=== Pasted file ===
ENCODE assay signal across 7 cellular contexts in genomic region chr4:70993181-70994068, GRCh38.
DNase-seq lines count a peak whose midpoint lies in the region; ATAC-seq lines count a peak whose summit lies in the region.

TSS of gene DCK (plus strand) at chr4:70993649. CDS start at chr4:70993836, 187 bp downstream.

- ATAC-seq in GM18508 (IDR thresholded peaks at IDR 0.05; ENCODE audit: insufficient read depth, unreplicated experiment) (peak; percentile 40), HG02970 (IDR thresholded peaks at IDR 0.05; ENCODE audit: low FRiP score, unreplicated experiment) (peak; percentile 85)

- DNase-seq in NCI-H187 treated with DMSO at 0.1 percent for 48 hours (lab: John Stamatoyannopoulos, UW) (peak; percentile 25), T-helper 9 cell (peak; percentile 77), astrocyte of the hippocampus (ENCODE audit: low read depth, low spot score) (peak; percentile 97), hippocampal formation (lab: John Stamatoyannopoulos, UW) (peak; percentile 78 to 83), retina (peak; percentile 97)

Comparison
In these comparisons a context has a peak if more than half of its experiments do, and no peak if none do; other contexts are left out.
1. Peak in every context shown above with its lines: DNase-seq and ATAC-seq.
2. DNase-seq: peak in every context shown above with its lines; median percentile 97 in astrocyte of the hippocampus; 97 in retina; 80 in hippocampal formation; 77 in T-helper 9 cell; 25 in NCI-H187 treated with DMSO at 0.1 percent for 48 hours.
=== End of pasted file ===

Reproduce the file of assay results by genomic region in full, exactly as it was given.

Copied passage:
ENCODE assay signal across 7 cellular contexts in genomic region chr4:70993181-70994068, GRCh38.
DNase-seq lines count a peak whose midpoint lies in the region; ATAC-seq lines count a peak whose summit lies in the region.

TSS of gene DCK (plus strand) at chr4:70993649. CDS start at chr4:70993836, 187 bp downstream.

- ATAC-seq in GM18508 (IDR thresholded peaks at IDR 0.05; ENCODE audit: insufficient read depth, unreplicated experiment) (peak; percentile 40), HG02970 (IDR thresholded peaks at IDR 0.05; ENCODE audit: low FRiP score, unreplicated experiment) (peak; percentile 85)

- DNase-seq in NCI-H187 treated with DMSO at 0.1 percent for 48 hours (lab: John Stamatoyannopoulos, UW) (peak; percentile 25), T-helper 9 cell (peak; percentile 77), astrocyte of the hippocampus (ENCODE audit: low read depth, low spot score) (peak; percentile 97), hippocampal formation (lab: John Stamatoyannopoulos, UW) (peak; percentile 78 to 83), retina (peak; percentile 97)

Comparison
In these comparisons a context has a peak if more than half of its experiments do, and no peak if none do; other contexts are left out.
1. Peak in every context shown above with its lines: DNase-seq and ATAC-seq.
2. DNase-seq: peak in every context shown above with its lines; median percentile 97 in astrocyte of the hippocampus; 97 in retina; 80 in hippocampal formation; 77 in T-helper 9 cell; 25 in NCI-H187 treated with DMSO at 0.1 percent for 48 hours.